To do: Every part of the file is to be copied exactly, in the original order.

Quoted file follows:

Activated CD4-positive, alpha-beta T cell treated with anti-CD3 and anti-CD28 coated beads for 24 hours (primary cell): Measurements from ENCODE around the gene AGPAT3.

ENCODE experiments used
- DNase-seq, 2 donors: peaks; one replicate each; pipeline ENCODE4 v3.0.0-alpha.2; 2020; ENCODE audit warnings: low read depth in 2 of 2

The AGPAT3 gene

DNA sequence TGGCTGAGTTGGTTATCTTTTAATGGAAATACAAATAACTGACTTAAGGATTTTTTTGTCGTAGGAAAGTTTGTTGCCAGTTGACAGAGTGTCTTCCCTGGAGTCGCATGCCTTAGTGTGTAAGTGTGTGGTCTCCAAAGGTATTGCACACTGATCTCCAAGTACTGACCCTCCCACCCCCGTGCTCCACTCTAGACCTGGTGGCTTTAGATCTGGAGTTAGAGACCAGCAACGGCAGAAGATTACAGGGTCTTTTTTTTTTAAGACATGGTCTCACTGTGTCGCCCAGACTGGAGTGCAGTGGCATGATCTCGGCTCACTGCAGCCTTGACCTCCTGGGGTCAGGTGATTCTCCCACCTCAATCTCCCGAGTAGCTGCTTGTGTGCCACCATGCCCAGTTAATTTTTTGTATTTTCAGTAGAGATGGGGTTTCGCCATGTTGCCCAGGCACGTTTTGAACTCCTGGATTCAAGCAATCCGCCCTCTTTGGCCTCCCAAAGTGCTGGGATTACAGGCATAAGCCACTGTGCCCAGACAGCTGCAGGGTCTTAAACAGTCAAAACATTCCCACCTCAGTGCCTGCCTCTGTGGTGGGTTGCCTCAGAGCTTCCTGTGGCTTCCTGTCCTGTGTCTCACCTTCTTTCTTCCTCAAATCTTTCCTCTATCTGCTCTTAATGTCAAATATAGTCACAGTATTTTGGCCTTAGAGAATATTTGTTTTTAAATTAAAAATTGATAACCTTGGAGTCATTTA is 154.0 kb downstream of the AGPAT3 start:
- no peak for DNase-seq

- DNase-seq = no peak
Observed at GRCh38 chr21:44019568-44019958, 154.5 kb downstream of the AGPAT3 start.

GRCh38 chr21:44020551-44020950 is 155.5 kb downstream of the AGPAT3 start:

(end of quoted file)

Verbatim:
Activated CD4-positive, alpha-beta T cell treated with anti-CD3 and anti-CD28 coated beads for 24 hours (primary cell): Measurements from ENCODE around the gene AGPAT3.

ENCODE experiments used
- DNase-seq, 2 donors: peaks; one replicate each; pipeline ENCODE4 v3.0.0-alpha.2; 2020; ENCODE audit warnings: low read depth in 2 of 2

The AGPAT3 gene

DNA sequence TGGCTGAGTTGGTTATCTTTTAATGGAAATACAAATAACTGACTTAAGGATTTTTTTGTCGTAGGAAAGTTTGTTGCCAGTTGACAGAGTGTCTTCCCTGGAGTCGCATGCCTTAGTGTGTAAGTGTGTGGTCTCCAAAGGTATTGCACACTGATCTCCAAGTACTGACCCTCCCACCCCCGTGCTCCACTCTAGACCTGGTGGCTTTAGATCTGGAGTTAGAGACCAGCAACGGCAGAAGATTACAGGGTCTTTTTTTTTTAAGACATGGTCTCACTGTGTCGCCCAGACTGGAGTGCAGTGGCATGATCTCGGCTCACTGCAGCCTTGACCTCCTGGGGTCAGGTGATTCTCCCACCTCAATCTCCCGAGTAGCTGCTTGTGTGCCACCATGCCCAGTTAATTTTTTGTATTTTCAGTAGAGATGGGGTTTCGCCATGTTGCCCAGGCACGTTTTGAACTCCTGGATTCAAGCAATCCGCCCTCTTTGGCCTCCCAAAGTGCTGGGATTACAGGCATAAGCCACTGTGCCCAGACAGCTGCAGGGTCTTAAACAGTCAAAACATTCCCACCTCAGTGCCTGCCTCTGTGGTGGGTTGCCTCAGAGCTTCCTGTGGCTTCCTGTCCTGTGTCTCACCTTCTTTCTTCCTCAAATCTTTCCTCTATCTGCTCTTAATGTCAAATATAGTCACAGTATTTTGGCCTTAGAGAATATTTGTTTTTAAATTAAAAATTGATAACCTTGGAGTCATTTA is 154.0 kb downstream of the AGPAT3 start:
- no peak for DNase-seq

- DNase-seq = no peak
Observed at GRCh38 chr21:44019568-44019958, 154.5 kb downstream of the AGPAT3 start.

GRCh38 chr21:44020551-44020950 is 155.5 kb downstream of the AGPAT3 start: